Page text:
While particular embodiments of the present invention have been shown and described, it will be obvious to those skilled in the art that changes and modifications can be made without departing from this invention in its broader aspects. Therefore, the appended claims are to encompass within their scope all such changes and modifications as fall within the true spirit and scope of this invention.
|Cited Patent||Filing date||Publication date||Applicant||Title|
|US2072303||Oct 14, 1933||Mar 2, 1937||Chemische Forschungs Gmbh||Artificial threads, bands, tubes, and the like for surgical and other purposes|
|US4269713||Aug 31, 1979||May 26, 1981||Kuraray Co., Ltd.||Ethylene-vinyl alcohol copolymer membrane and a method for producing the same|
|US4329383||Jul 21, 1980||May 11, 1982||Nippon Zeon Co., Ltd.||Non-thrombogenic material comprising substrate which has been reacted with heparin|
|US4733665||Nov 7, 1985||Mar 29, 1988||Expandable Grafts Partnership||Expandable intraluminal graft, and method and apparatus for implanting an expandable intraluminal graft|
|US4800882||Mar 13, 1987||Jan 31, 1989||Cook Incorporated||Endovascular stent and delivery system|
|US4839055||May 29, 1986||Jun 13, 1989||Kuraray Co., Ltd.||Method for treating blood and apparatus therefor|
|US4886062||Oct 19, 1987||Dec 12, 1989||Medtronic, Inc.||Intravascular radially expandable stent and method of implant|
|US4941870||Dec 30, 1988||Jul 17, 1990||Ube-Nitto Kasei Co., Ltd.||Method for manufacturing a synthetic vascular prosthesis|
|US4977901||Apr 6, 1990||Dec 18, 1990||Minnesota Mining And Manufacturing Company||Article having non-crosslinked crystallized polymer coatings|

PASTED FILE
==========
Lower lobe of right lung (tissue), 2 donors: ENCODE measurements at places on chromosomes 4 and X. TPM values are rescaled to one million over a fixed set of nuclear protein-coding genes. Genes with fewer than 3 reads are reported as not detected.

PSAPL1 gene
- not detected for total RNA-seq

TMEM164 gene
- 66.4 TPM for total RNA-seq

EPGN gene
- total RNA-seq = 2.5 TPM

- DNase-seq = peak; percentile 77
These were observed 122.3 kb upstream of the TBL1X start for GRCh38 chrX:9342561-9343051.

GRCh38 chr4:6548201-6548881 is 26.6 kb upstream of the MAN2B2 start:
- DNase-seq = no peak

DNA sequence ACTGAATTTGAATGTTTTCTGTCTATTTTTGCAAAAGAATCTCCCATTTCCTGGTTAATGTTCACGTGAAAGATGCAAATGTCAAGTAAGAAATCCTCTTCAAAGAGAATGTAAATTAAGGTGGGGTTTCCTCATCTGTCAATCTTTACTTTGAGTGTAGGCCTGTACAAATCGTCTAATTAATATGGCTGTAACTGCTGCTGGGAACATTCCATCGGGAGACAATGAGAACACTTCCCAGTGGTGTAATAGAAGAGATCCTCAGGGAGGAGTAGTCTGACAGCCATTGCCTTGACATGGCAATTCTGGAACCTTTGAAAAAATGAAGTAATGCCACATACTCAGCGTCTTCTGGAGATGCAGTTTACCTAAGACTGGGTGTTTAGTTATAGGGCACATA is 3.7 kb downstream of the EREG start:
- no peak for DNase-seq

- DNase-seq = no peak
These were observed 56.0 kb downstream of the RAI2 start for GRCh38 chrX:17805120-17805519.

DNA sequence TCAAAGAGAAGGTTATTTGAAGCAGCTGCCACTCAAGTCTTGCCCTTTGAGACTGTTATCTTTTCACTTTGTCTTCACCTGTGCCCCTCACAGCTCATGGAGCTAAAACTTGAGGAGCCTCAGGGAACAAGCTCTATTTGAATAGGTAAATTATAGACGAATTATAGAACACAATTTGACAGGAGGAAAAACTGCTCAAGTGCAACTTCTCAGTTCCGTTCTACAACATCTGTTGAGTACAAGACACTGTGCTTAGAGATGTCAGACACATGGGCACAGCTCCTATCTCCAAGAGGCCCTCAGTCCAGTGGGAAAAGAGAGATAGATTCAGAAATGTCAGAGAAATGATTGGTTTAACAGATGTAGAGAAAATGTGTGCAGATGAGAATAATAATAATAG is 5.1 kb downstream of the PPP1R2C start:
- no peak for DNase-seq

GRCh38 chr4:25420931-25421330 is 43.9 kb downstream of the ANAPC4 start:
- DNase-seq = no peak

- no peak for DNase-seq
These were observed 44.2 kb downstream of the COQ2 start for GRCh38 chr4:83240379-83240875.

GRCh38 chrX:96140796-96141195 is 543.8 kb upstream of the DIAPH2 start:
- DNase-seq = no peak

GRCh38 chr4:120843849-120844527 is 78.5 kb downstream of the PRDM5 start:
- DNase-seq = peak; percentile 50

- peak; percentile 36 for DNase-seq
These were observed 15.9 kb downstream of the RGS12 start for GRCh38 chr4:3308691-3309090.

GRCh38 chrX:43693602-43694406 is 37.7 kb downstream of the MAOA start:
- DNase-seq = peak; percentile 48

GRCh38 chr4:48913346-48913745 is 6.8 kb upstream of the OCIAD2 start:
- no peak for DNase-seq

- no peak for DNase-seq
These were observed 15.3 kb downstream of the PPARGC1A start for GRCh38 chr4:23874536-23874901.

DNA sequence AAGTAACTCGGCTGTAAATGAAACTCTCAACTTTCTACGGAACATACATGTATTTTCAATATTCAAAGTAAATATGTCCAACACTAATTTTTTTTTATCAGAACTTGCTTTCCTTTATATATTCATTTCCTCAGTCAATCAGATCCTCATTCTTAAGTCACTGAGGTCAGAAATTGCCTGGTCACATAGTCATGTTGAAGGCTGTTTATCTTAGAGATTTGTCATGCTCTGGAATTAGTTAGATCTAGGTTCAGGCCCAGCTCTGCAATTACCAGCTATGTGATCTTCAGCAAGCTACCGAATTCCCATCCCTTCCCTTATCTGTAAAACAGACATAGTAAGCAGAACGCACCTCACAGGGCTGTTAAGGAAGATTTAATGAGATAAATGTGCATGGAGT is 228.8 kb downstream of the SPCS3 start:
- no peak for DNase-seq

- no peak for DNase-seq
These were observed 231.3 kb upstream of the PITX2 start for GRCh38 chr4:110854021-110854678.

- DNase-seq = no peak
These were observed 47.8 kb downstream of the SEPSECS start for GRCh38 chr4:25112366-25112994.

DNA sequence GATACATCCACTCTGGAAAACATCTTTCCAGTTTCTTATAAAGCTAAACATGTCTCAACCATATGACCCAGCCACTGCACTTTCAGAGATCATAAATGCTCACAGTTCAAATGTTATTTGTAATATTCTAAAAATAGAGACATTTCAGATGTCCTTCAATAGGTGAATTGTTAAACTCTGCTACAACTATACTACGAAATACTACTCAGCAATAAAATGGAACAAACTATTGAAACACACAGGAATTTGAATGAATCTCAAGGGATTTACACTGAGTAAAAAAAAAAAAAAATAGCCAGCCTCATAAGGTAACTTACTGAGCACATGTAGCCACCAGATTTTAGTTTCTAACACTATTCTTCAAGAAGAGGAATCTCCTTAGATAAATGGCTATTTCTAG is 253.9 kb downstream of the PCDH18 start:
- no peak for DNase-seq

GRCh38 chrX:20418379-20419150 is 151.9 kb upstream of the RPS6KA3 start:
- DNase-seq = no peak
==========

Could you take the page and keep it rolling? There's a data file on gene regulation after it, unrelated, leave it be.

|US4985285||Apr 26, 1989||Jan 15, 1991||Fujimori Kogyo Co., Ltd.||Liquid crystal display panel incorporating an optical phase shifting substrate|
|US5112457||Jul 23, 1990||May 12, 1992||Case Western Reserve University||Process for producing hydroxylated plasma-polymerized films and the use of the films for enhancing the compatiblity of biomedical implants|
|US5165919||Mar 15, 1989||Nov 24, 1992||Terumo Kabushiki Kaisha||Medical material containing covalently bound heparin and process for its production|
|US5328471||Aug 4, 1993||Jul 12, 1994||Endoluminal Therapeutics, Inc.||Method and apparatus for treatment of focal disease in hollow tubular organs and other tissue lumens|
|US5417981||Apr 28, 1993||May 23, 1995||Terumo Kabushiki Kaisha||Thermoplastic polymer composition and medical devices made of the same|
|US5455040||Nov 19, 1992||Oct 3, 1995||Case Western Reserve University||Anticoagulant plasma polymer-modified substrate|
|US5464650||Apr 26, 1993||Nov 7, 1995||Medtronic, Inc.||Intravascular stent and method|